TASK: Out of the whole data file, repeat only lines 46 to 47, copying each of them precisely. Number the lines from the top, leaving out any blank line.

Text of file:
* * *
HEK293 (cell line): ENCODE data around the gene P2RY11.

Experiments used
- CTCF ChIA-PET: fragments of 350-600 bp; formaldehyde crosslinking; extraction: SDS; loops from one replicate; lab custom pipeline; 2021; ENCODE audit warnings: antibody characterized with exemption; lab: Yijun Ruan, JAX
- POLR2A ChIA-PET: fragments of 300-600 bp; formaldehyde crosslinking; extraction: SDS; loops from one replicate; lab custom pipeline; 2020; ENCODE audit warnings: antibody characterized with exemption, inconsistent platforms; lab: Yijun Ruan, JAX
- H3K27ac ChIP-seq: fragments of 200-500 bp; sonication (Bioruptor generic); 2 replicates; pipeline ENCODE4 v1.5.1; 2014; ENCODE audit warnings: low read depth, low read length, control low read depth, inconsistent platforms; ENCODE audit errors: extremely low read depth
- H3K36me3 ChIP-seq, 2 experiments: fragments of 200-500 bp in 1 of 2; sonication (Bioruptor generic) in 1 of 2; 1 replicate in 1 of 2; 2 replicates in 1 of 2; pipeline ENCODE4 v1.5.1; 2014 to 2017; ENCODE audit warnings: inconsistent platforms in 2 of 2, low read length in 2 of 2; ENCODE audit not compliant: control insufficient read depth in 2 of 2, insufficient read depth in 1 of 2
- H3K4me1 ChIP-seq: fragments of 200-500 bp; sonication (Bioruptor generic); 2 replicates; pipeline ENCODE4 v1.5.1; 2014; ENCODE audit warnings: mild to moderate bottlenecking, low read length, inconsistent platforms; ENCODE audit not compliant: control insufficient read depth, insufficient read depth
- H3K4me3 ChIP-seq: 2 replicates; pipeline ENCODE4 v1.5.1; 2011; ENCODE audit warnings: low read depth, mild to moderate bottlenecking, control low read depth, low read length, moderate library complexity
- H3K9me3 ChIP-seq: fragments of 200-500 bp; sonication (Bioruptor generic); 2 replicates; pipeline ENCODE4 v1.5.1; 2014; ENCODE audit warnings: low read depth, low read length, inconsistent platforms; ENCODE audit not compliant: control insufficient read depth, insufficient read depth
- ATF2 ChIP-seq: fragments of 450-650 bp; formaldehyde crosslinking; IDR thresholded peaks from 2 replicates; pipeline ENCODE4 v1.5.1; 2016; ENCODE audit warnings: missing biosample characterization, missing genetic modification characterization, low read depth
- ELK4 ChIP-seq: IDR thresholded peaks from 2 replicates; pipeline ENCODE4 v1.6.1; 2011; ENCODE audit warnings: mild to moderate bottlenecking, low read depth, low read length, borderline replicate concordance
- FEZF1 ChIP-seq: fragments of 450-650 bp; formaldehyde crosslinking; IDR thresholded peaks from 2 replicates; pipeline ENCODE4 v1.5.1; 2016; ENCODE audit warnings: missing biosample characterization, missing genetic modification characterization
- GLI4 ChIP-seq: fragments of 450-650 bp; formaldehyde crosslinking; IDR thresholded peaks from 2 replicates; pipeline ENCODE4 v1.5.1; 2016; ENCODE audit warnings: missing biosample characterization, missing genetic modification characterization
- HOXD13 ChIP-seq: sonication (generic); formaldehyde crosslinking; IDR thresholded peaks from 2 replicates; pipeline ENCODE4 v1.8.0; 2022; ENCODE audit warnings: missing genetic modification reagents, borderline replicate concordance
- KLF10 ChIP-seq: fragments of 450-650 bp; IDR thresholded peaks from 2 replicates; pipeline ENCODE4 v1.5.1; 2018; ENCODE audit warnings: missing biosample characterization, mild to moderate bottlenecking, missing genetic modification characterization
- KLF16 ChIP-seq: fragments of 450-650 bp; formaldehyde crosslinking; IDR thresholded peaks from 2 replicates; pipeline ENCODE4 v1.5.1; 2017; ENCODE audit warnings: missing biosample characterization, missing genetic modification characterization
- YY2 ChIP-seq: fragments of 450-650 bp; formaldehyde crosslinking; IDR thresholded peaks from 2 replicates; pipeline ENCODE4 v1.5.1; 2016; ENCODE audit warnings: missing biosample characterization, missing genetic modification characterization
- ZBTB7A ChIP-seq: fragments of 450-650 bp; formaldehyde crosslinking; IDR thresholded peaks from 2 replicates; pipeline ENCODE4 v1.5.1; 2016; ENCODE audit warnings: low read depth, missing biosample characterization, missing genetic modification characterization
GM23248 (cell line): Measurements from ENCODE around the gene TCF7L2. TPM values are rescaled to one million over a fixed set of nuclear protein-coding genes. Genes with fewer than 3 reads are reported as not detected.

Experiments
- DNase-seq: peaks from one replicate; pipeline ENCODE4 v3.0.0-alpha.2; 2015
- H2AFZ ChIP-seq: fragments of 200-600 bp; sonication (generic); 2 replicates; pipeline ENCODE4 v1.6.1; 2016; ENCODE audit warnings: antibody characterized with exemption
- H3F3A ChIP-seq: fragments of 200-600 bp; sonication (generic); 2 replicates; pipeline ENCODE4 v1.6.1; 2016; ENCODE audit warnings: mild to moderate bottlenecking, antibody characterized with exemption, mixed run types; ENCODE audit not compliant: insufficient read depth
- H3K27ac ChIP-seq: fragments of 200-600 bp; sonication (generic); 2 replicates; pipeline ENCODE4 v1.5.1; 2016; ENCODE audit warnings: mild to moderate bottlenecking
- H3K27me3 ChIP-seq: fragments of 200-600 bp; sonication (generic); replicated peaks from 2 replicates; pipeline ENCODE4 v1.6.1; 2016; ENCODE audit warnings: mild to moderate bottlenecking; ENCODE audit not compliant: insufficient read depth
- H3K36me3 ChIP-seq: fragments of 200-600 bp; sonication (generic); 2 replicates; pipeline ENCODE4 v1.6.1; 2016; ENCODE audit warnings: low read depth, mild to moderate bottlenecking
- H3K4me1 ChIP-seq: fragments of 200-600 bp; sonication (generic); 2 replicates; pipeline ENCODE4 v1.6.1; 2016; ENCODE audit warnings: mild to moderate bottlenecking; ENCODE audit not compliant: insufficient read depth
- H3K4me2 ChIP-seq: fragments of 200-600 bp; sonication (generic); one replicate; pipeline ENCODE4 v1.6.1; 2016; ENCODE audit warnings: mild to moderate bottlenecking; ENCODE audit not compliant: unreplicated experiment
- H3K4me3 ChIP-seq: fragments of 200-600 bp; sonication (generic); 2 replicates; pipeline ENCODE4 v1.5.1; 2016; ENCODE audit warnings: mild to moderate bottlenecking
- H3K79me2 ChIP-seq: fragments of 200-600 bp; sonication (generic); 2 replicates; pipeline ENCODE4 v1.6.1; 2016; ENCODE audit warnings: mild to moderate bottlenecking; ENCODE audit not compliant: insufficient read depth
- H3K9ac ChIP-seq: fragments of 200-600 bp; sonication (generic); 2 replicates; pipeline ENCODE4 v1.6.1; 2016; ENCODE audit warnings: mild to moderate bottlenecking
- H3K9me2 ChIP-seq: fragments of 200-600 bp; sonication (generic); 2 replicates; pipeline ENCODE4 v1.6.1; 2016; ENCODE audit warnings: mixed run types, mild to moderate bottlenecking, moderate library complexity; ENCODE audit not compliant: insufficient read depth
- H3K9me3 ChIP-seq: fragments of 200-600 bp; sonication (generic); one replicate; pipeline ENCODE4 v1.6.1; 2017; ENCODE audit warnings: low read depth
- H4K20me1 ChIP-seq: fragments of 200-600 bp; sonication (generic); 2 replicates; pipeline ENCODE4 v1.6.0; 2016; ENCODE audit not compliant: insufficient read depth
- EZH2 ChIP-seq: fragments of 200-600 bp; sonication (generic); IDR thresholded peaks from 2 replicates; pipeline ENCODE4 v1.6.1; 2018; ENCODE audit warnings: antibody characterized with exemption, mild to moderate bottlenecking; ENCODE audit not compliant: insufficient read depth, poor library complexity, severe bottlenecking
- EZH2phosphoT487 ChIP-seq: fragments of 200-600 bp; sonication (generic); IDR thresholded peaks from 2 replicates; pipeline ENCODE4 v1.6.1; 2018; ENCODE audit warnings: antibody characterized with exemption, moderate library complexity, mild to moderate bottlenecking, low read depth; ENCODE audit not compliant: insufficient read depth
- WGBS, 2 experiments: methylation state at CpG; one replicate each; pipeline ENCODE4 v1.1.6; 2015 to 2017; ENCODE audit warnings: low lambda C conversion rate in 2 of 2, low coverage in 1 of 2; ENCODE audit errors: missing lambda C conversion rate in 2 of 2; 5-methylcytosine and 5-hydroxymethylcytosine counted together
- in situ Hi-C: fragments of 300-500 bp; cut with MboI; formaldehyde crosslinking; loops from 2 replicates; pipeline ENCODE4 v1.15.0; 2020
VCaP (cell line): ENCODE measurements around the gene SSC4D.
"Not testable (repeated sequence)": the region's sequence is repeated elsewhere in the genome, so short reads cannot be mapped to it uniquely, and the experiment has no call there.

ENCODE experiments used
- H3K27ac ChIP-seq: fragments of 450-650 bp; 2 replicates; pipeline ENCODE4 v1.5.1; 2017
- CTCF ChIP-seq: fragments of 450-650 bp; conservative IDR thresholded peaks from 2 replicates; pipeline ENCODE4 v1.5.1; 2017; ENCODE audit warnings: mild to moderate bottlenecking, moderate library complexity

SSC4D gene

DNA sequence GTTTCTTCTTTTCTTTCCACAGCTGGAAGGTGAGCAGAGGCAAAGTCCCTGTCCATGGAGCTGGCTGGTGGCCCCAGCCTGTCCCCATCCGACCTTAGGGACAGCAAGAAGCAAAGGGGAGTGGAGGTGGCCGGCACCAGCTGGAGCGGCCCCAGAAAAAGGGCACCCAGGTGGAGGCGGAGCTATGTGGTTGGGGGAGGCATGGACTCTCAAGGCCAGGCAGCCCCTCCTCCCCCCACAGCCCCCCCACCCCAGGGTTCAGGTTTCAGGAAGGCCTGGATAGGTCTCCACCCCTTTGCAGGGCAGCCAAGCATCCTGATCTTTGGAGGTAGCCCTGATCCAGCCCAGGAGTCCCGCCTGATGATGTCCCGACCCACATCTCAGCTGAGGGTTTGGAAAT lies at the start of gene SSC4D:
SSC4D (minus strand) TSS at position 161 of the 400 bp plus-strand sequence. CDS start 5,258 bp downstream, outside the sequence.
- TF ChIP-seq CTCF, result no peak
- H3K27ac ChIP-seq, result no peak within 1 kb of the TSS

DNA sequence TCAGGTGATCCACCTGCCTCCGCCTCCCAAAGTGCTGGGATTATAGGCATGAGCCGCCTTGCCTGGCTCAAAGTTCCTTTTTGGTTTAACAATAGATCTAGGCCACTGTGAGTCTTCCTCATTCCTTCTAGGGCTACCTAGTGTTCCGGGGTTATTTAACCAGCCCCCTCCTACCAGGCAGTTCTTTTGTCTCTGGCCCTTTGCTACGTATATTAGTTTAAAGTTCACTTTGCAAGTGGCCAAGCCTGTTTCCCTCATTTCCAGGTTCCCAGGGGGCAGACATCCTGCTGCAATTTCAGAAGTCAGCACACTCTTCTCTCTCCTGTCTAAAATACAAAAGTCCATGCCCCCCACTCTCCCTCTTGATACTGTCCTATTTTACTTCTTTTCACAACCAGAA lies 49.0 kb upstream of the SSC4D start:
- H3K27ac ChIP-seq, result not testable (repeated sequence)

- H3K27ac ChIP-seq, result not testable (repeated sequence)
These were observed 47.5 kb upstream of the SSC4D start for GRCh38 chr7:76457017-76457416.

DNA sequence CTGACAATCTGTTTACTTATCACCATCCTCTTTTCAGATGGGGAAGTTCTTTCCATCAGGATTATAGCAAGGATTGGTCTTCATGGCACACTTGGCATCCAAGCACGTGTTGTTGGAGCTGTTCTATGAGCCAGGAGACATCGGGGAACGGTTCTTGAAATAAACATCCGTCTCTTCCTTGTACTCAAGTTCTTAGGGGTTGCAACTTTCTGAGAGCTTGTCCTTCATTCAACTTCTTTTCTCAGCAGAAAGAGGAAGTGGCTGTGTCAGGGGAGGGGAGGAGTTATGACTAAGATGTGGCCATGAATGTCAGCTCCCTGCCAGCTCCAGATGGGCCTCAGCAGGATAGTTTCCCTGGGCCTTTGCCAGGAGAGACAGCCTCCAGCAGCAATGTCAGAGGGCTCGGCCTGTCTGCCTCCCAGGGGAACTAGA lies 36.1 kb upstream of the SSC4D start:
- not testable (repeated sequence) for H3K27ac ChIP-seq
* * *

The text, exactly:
SSC4D (minus strand) TSS at position 161 of the 400 bp plus-strand sequence. CDS start 5,258 bp downstream, outside the sequence.
- TF ChIP-seq CTCF, result no peak